If you make something over and over again you want a template or maybe a brush. This tut is about what I have learned when making templates for Gimp.
Start off with a blank canvas, with a transparent background, 200-300 dpi (your choice).
The size of your canvas should be determined by what you are needing and how big they need to be individually and with enough room to use the guillotine tool. Don't forget that your completed image may contain extra elements like drop shadows and ragged edges (after guillotine is used, the canvas can be enlarged, however).
If you are doing a sheet of goodies (like slides, buttons, eyelets, etc), I use a 3000x3000 canvas, but I may use a second sheet so they are 1. at least 600 pixels in size, and 2. far enough apart for design effects and finally 3. easily cut from the sheet.
If you are doing a sheet of alphas, I use a sheet 2000 to 3600 pixels square. Don't try to put the whole alphabet on a single sheet. It's not worth it. The guillotine tool will make a lot of new images. Do you want 38 open windows? Just keep track of your steps so you can repeat them on the next sheet.** Make and save all of your needed templates before you start making your project. Close unused templates, you can open them later (cuts down on system resources).
When organizing the letters or items on your canvas, try to keep your horizontal and vertical lines clear. Do this by dragging your mouse from the side or top ruler into the position you need it (a dotted blue line will appear). If you want to be exact, then you can add guides with the Image>Add Guides tool from the canvas view and put in a specific coordinate.
About guides: These guides are awesome! First of all, they help you keep your images organized. Then these guides can be used with the Image>Transform>Guillotine filter to cut apart your image. The guides can be used to cut the image apart even if you haven't merged your layers, in case you want to work on the images with layers further, but separately from the other items on the template. Finally, these guides can be saved if you save your template as an xcf file, which will also keep your layers inact (just don't merge before you save).
About guillotine: Let's say you made an alpha and you are done with all editing. Merge all visible layers. Then save the whole sheet as "myalphas.png" in the folder you want your alphas saved in (this saves soooo much time later). Now, use your guillotine tool. Your image will now be a bunch of images that are called something like "myalphas1-1.png" as the tool renames the new images so none are named the same. You shouldn't need to do anything with the images that just popped up. I have a great shortcut for you... don't panic! Click the red x to close your image. A box will pop up asking you if you want to save changes, click Alt-S and it will save. I don't like the number system so I rename my alphas and elements in batches by using the renames series tool in my image viewer ACDSee. I love, love that program.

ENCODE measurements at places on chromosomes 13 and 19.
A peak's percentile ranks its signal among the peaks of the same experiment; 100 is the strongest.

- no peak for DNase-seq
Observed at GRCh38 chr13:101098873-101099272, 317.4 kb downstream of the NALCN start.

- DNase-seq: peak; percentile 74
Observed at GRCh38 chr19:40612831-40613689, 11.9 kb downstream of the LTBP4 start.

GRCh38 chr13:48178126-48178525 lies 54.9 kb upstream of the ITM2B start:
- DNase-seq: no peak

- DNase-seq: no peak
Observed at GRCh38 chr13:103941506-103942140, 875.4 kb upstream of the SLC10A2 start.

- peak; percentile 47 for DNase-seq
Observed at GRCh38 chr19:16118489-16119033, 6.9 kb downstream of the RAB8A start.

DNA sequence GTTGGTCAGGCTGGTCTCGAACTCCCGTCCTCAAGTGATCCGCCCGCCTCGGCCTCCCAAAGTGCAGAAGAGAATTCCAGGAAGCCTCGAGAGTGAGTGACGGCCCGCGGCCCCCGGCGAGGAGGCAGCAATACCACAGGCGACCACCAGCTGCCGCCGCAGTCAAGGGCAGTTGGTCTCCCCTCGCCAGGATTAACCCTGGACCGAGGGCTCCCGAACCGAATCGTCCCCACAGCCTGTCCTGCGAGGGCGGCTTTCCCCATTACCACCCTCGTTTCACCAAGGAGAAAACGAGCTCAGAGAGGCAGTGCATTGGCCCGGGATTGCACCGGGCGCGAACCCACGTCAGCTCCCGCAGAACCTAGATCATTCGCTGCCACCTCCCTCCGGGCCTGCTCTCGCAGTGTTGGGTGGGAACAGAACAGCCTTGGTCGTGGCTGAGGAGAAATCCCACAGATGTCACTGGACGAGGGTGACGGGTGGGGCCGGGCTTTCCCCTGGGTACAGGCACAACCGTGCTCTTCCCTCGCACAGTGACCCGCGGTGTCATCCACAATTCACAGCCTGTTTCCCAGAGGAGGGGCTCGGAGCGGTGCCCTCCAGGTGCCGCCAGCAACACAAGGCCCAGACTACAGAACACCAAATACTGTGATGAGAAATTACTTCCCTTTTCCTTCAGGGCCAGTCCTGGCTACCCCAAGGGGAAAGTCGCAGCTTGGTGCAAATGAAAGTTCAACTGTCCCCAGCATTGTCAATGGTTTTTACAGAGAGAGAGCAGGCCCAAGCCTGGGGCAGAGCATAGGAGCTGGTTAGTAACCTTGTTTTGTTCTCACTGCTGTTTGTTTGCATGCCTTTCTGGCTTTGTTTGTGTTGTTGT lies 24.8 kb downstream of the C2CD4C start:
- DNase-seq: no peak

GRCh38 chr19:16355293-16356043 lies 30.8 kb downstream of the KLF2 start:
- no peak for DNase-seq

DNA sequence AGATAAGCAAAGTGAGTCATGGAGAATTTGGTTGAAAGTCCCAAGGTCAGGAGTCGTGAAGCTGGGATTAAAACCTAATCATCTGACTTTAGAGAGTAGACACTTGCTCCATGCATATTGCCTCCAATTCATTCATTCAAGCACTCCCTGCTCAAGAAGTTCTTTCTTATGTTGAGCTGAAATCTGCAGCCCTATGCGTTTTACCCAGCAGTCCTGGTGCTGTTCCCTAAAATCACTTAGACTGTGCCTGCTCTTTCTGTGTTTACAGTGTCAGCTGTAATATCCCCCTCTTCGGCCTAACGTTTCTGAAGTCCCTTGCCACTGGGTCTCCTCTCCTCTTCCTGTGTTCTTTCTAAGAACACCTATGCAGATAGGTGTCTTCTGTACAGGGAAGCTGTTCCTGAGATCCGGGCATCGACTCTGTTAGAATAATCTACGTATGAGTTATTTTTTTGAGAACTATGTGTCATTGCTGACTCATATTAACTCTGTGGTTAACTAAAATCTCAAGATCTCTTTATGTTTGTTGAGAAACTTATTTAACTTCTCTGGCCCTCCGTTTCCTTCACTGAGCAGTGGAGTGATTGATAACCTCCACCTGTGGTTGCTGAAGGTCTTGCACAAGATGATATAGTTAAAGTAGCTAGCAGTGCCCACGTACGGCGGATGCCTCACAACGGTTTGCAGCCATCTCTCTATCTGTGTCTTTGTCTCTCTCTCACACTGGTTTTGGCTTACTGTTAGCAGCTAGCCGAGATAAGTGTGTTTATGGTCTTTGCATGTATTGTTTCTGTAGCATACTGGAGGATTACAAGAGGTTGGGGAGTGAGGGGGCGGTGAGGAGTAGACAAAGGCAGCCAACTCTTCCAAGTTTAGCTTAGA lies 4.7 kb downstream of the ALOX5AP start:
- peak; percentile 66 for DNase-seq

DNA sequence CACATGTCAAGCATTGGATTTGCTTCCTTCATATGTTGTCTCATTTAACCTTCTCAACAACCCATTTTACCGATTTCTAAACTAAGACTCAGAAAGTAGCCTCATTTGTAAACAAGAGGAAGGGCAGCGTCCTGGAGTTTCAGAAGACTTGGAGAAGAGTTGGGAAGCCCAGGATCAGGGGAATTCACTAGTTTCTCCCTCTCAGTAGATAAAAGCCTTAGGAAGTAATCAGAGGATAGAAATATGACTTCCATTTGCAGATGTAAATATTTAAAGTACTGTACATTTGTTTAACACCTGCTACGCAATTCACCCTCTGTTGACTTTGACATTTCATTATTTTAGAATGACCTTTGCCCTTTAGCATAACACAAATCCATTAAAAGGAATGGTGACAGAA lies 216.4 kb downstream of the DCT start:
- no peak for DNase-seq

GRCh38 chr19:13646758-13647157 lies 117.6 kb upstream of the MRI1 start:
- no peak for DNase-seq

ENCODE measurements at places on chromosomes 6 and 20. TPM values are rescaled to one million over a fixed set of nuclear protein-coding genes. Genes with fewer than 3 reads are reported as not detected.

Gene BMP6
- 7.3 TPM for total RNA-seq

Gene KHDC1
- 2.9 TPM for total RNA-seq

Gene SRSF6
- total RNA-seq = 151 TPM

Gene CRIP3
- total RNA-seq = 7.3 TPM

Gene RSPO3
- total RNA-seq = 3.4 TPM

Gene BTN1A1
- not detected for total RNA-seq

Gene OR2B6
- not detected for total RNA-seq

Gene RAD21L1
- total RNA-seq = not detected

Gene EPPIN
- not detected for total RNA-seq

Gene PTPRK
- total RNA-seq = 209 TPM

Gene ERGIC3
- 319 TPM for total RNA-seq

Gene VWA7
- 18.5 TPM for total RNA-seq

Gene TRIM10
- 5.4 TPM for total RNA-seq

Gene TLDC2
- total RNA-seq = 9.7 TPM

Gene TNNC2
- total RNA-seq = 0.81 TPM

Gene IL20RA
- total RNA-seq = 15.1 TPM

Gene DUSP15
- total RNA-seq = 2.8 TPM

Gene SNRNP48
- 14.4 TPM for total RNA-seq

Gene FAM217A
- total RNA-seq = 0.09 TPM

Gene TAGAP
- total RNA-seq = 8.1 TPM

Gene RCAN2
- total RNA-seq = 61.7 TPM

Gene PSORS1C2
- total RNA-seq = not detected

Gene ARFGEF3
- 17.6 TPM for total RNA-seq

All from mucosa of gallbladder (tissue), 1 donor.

Notes about patterns and gradients: How you have your templates will determine how your gradients look. If you have a single line of letters, lets say A-E, and you use Script-Fu>Alpha to Logo>Glossy, with a gradient, then you will have that gradient from top to bottom on A-E. If you miss a color, then there's too much room on top or bottom of the letter (empty canvas) so the gradient slips off the letter. Reducing this may interfere with the drop shadow. Don't worry. You can delete that and the background layer later and redo the shadow. I recommend shadow settings of 2/2/3/60. It gives the dimension without being overbearing. I also don't always use a straight black on my d'shads. I may use navy, brown or forest green. If you have a sheet with let's say five letters across and four rows down, and let's say the gradient is a rainbow, your A will be mostly reds and oranges, with the last row being blues and purples.
You have to keep an eye on your patterns too. I have some that are not seamless tiles. If the pattern is 600x600 pixels, I make sure my guillotine lines are on the 600, 1200, 1800 and 2400 (vertical and horizontal) spots so my image doesn't have that seam. Sometimes making an image seamless in Gimp makes it so distorted you won't like it. I am trying out a program now and maybe I'll use that until the Gimp Geeks can find a good filter that doesn't wash out the image like it does now.
**I would have your main preferences to max out the limits for the undo tool. You will not believe how many little things you do and then want to go back, only to find out every little brush click chucked your previous steps in the "trash" because you had it to keep only "20" undo levels. Plus you may want to go back to a certain spot and then change up. For instance, I will take a shape brush, make a white background layer, add a drop shadow, make a top colored layer and a drop shadow, then bucket fill. I may add canvas, bevel or other effects. After I merge and save, I go back to a certain spot and start over again with another color or pattern in my scrapkit's palette for the same frame but in a different "flavor".